Photo: Diamond Development Initiative
Sustainable Development for Artisanal Diamond Miners
What is happening today in the diamond business? A few years ago the appalling human tragedy in Sierra Leone – fuelled by ‘blood’ diamonds – was front of mind. The international diamond industry, concerned that consumers would turn against its luxury product, joined governments and civil society in the Kimberley Process to eradicate the trade in conflict diamonds.
While we celebrate that unique tripartite collaboration, which now makes diamonds the most regulated of commodities, there remains deep concern over the problem and plight of the millions of people in Africa and South America who work as artisans (“diggers”) in the alluvial diamond and gold mining sector.
The Kimberley Process does not address human rights abuses or social degradation. For the workers not much has changed, as they labour in arduous and highly dangerous conditions for paltry reward. Their communities are trapped in abject poverty, exploited and abused.
Just as those in the industry and in governments – spurred on by the NGOs – came to recognise the moral imperative to act decisively over conflict diamonds, we must now deal with this remaining injustice. In Africa alone at least one million diamond diggers and their families survive on an average of two dollars a day, unregistered, unregulated and unprotected. Approximately 15% of the world’s rough diamonds come from these sources. A similar situation exists in the gold sector, where an estimated 12% of global production is from artisanal miners, whose lives are further blighted by the uncontrolled use of mercury in gold recovery.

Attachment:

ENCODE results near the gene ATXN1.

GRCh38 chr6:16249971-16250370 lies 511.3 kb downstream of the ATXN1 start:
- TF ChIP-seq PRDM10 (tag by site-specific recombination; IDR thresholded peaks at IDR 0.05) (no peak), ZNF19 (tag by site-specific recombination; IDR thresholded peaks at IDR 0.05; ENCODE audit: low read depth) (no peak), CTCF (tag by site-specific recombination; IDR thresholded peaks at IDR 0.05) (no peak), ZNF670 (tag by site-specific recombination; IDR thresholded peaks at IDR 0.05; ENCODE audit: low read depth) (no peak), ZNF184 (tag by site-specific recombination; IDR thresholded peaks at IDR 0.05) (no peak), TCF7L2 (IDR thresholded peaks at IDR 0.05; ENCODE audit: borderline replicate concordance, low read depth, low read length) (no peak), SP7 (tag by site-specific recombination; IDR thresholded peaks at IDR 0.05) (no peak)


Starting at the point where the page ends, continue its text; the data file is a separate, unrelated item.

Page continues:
What is to be done? The Diamond Development Initiative (DDI) is a multi-stakeholder organisation that exists to address the political, social and economic challenges facing artisanal mining, bringing NGOs, governments and the private sector together to create sustainable development for the diggers and their communities.
DDI researches and disseminates information on the seemingly intractable challenges of artisanal mining. It promotes better understanding of, and solutions for, government and mining regulation, proper organisation of artisanal production, legitimate and transparent distribution channels, free and open markets for artisanal mined diamonds, and wide participation in the process, including not only governments and industry, but also the local communities themselves, donors and development organisations.
DDI is doing extraordinary and essential work in the field, with more than 100,000 diggers in the Democratic Republic of Congo already registered in a DDI led government scheme, and a development project in Sierra Leone which is empowering local diamond workers. These activities demonstrate that diamonds can provide a sustainable income for millions of people living in poverty in some of the most vulnerable places on earth.
‘Development Diamonds’ are produced responsibly and safely, with respect for human rights, with real benefits to the communities through the payment of fair prices, revenue for governments and recognition of the industry’s ethical integrity.
DDI is entirely dependent on the support and generosity of donors. It raised over US$600,000 last year from governments, industry bodies, companies and individuals, but it needs these funds every year just to maintain its current projects.
For more information on the vital work of DDI, please go to www.ddiglobal.org.